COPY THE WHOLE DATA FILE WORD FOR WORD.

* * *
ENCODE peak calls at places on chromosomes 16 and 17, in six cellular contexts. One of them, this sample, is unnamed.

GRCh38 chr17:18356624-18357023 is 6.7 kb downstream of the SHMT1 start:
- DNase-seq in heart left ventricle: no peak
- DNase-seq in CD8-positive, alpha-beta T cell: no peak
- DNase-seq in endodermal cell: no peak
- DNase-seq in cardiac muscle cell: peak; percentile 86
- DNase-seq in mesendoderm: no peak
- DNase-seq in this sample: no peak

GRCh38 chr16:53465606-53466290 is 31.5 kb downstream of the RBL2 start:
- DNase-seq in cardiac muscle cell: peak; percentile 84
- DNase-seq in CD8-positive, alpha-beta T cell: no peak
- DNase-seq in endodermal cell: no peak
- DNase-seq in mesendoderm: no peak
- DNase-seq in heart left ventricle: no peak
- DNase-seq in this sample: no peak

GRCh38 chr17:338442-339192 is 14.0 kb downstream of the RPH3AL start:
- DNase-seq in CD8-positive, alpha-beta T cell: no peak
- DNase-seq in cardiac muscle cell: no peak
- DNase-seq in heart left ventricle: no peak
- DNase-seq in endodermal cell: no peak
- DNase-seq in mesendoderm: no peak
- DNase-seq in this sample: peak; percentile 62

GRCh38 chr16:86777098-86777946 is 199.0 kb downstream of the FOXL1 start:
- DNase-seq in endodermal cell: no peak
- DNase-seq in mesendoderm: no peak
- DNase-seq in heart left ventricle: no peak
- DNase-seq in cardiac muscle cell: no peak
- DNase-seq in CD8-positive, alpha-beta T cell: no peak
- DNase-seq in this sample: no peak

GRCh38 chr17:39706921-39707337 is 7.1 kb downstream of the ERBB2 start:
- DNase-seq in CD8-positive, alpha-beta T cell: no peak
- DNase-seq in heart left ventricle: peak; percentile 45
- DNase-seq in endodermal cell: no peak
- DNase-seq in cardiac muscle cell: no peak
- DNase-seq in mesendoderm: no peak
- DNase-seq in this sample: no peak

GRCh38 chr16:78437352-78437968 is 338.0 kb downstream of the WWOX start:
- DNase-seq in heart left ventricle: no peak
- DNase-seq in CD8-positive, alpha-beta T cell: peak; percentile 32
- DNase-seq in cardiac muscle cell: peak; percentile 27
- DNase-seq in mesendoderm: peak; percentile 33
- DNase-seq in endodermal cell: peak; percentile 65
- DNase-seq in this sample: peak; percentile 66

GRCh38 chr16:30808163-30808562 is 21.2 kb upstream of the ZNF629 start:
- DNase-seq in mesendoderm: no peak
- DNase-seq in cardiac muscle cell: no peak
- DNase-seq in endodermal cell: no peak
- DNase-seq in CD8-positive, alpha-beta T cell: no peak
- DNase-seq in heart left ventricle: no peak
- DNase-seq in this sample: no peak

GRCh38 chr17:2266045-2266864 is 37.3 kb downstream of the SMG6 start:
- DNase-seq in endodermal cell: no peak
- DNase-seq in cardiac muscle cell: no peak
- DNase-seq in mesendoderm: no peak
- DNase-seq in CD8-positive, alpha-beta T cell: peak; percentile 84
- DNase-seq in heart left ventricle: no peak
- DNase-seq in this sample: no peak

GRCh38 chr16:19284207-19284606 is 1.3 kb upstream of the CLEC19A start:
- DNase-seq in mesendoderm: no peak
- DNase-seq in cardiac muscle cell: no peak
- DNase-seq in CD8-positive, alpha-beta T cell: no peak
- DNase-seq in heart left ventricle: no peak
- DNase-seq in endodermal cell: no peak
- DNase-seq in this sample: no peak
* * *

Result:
ENCODE peak calls at places on chromosomes 16 and 17, in six cellular contexts. One of them, this sample, is unnamed.

GRCh38 chr17:18356624-18357023 is 6.7 kb downstream of the SHMT1 start:
- DNase-seq in heart left ventricle: no peak
- DNase-seq in CD8-positive, alpha-beta T cell: no peak
- DNase-seq in endodermal cell: no peak
- DNase-seq in cardiac muscle cell: peak; percentile 86
- DNase-seq in mesendoderm: no peak
- DNase-seq in this sample: no peak

GRCh38 chr16:53465606-53466290 is 31.5 kb downstream of the RBL2 start:
- DNase-seq in cardiac muscle cell: peak; percentile 84
- DNase-seq in CD8-positive, alpha-beta T cell: no peak
- DNase-seq in endodermal cell: no peak
- DNase-seq in mesendoderm: no peak
- DNase-seq in heart left ventricle: no peak
- DNase-seq in this sample: no peak

GRCh38 chr17:338442-339192 is 14.0 kb downstream of the RPH3AL start:
- DNase-seq in CD8-positive, alpha-beta T cell: no peak
- DNase-seq in cardiac muscle cell: no peak
- DNase-seq in heart left ventricle: no peak
- DNase-seq in endodermal cell: no peak
- DNase-seq in mesendoderm: no peak
- DNase-seq in this sample: peak; percentile 62

GRCh38 chr16:86777098-86777946 is 199.0 kb downstream of the FOXL1 start:
- DNase-seq in endodermal cell: no peak
- DNase-seq in mesendoderm: no peak
- DNase-seq in heart left ventricle: no peak
- DNase-seq in cardiac muscle cell: no peak
- DNase-seq in CD8-positive, alpha-beta T cell: no peak
- DNase-seq in this sample: no peak

GRCh38 chr17:39706921-39707337 is 7.1 kb downstream of the ERBB2 start:
- DNase-seq in CD8-positive, alpha-beta T cell: no peak
- DNase-seq in heart left ventricle: peak; percentile 45
- DNase-seq in endodermal cell: no peak
- DNase-seq in cardiac muscle cell: no peak
- DNase-seq in mesendoderm: no peak
- DNase-seq in this sample: no peak

GRCh38 chr16:78437352-78437968 is 338.0 kb downstream of the WWOX start:
- DNase-seq in heart left ventricle: no peak
- DNase-seq in CD8-positive, alpha-beta T cell: peak; percentile 32
- DNase-seq in cardiac muscle cell: peak; percentile 27
- DNase-seq in mesendoderm: peak; percentile 33
- DNase-seq in endodermal cell: peak; percentile 65
- DNase-seq in this sample: peak; percentile 66

GRCh38 chr16:30808163-30808562 is 21.2 kb upstream of the ZNF629 start:
- DNase-seq in mesendoderm: no peak
- DNase-seq in cardiac muscle cell: no peak
- DNase-seq in endodermal cell: no peak
- DNase-seq in CD8-positive, alpha-beta T cell: no peak
- DNase-seq in heart left ventricle: no peak
- DNase-seq in this sample: no peak

GRCh38 chr17:2266045-2266864 is 37.3 kb downstream of the SMG6 start:
- DNase-seq in endodermal cell: no peak
- DNase-seq in cardiac muscle cell: no peak
- DNase-seq in mesendoderm: no peak
- DNase-seq in CD8-positive, alpha-beta T cell: peak; percentile 84
- DNase-seq in heart left ventricle: no peak
- DNase-seq in this sample: no peak

GRCh38 chr16:19284207-19284606 is 1.3 kb upstream of the CLEC19A start:
- DNase-seq in mesendoderm: no peak
- DNase-seq in cardiac muscle cell: no peak
- DNase-seq in CD8-positive, alpha-beta T cell: no peak
- DNase-seq in heart left ventricle: no peak
- DNase-seq in endodermal cell: no peak
- DNase-seq in this sample: no peak